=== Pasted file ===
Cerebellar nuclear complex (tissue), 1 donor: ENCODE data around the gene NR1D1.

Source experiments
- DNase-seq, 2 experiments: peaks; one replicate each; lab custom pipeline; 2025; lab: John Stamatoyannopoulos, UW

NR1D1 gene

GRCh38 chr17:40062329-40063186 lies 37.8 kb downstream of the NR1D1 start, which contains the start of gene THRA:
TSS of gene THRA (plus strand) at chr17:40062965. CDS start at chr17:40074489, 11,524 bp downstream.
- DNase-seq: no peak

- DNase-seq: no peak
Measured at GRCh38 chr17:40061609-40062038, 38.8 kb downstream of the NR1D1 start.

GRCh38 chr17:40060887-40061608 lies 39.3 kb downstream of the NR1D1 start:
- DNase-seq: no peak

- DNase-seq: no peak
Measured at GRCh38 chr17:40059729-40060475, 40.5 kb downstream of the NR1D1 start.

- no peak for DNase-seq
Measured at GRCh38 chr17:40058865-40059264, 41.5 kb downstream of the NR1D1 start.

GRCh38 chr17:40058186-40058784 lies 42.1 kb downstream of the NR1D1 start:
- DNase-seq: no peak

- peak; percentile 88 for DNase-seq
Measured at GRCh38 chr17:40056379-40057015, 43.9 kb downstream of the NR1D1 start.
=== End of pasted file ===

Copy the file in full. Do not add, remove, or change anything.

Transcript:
Cerebellar nuclear complex (tissue), 1 donor: ENCODE data around the gene NR1D1.

Source experiments
- DNase-seq, 2 experiments: peaks; one replicate each; lab custom pipeline; 2025; lab: John Stamatoyannopoulos, UW

NR1D1 gene

GRCh38 chr17:40062329-40063186 lies 37.8 kb downstream of the NR1D1 start, which contains the start of gene THRA:
TSS of gene THRA (plus strand) at chr17:40062965. CDS start at chr17:40074489, 11,524 bp downstream.
- DNase-seq: no peak

- DNase-seq: no peak
Measured at GRCh38 chr17:40061609-40062038, 38.8 kb downstream of the NR1D1 start.

GRCh38 chr17:40060887-40061608 lies 39.3 kb downstream of the NR1D1 start:
- DNase-seq: no peak

- DNase-seq: no peak
Measured at GRCh38 chr17:40059729-40060475, 40.5 kb downstream of the NR1D1 start.

- no peak for DNase-seq
Measured at GRCh38 chr17:40058865-40059264, 41.5 kb downstream of the NR1D1 start.

GRCh38 chr17:40058186-40058784 lies 42.1 kb downstream of the NR1D1 start:
- DNase-seq: no peak

- peak; percentile 88 for DNase-seq
Measured at GRCh38 chr17:40056379-40057015, 43.9 kb downstream of the NR1D1 start.